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Coffman says Aurora won't move forward with camping ban for now

The mayor said on Twitter that the question he must answer is whether such a ban would aggravate the city's encampment issue.

AURORA, Colo. — Mayor Mike Coffman said on Twitter on Monday that he's suspending any move toward a camping ban in Aurora until he's better able to understand the impact of such a ban.

Coffman said that Denver "has a camping ban and a significant encampment problem while Aurora does not have a camping ban and only has a modest problem."

"I think the question that I have to answer is whether or not a camping ban actually aggravates the problem because there are so many requirements that a camping ban must meet in order to survive a court challenge," he said in the tweet.

Starting in late December, Coffman spent a week undercover as a person experiencing homelessness, a decision that some local leaders criticized as a publicity stunt. He lived on the streets of Denver and Aurora, where he posed as a person experiencing homeless without any money or food.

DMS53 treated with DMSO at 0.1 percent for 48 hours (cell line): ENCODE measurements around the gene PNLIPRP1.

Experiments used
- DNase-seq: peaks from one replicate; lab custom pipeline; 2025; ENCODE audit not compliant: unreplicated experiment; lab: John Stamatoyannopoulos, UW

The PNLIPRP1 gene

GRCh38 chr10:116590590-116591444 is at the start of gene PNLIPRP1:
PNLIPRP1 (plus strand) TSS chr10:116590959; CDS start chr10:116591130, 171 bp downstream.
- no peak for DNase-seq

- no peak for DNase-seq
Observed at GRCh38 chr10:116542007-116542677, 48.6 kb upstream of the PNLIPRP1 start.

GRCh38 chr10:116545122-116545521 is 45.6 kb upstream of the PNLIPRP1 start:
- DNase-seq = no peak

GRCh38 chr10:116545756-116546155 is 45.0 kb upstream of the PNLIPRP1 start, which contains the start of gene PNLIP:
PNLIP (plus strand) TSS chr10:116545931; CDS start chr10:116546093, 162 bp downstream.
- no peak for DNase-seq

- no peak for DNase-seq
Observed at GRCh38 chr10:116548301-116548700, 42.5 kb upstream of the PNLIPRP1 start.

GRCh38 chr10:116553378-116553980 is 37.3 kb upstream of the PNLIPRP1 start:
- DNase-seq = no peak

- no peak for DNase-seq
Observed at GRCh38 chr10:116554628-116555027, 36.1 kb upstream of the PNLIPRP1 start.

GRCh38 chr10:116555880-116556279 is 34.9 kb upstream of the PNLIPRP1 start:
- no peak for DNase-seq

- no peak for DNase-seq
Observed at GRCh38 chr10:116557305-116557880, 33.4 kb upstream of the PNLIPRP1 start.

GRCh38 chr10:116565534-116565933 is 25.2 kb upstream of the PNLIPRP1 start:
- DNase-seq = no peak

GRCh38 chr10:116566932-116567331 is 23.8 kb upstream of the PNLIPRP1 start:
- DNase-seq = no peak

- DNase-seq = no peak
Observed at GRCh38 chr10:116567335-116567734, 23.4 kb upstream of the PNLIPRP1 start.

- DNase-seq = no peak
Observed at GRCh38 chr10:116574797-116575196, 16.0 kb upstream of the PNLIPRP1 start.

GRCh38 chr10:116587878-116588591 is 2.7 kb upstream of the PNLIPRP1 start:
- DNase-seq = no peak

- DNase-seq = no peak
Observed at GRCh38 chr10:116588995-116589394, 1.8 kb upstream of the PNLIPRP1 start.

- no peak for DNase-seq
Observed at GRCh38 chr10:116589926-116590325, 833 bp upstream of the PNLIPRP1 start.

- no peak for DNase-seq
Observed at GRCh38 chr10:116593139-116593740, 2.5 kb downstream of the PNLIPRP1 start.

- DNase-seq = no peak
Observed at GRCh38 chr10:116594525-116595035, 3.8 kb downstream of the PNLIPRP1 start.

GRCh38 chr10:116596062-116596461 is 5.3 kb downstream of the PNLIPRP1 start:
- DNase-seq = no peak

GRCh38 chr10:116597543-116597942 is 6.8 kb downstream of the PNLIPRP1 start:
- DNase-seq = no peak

> Video below: Aurora's mayor goes undercover as a person experiencing homelessness.

RELATED: Aurora's mayor went undercover as a homeless person, upsetting some local leaders

Afterward, he said he hoped the experience would help him better understand the issue of homelessness ahead of a planned meeting with other local leaders.

Coffman said on Twitter on Dec. 26 that Denver Mayor Michael Hancock had asked him and Lakewood Mayor Adam Paul "to see if they were interested in jointly working on solutions for the metro area's homeless problem."

RELATED: Metro area mayors working on plan to address homelessness

Last week, after his time on the streets, Coffman said that some people didn't want to go to shelters and preferred to stay in encampments, but he stopped short of calling their situation a choice.

"[There were] people that did not want — were in encampments — didn't want to be in the shelters period," he said. "The notion of being subject to rules, being told what to do, not having access to drugs or alcohol at will, that is a decision that they've made there. But it would be hard to argue that homelessness is a choice."

This story includes previous reporting by 9NEWS' Ryan Haarer, Janet Oravetz and Nate Lynn.

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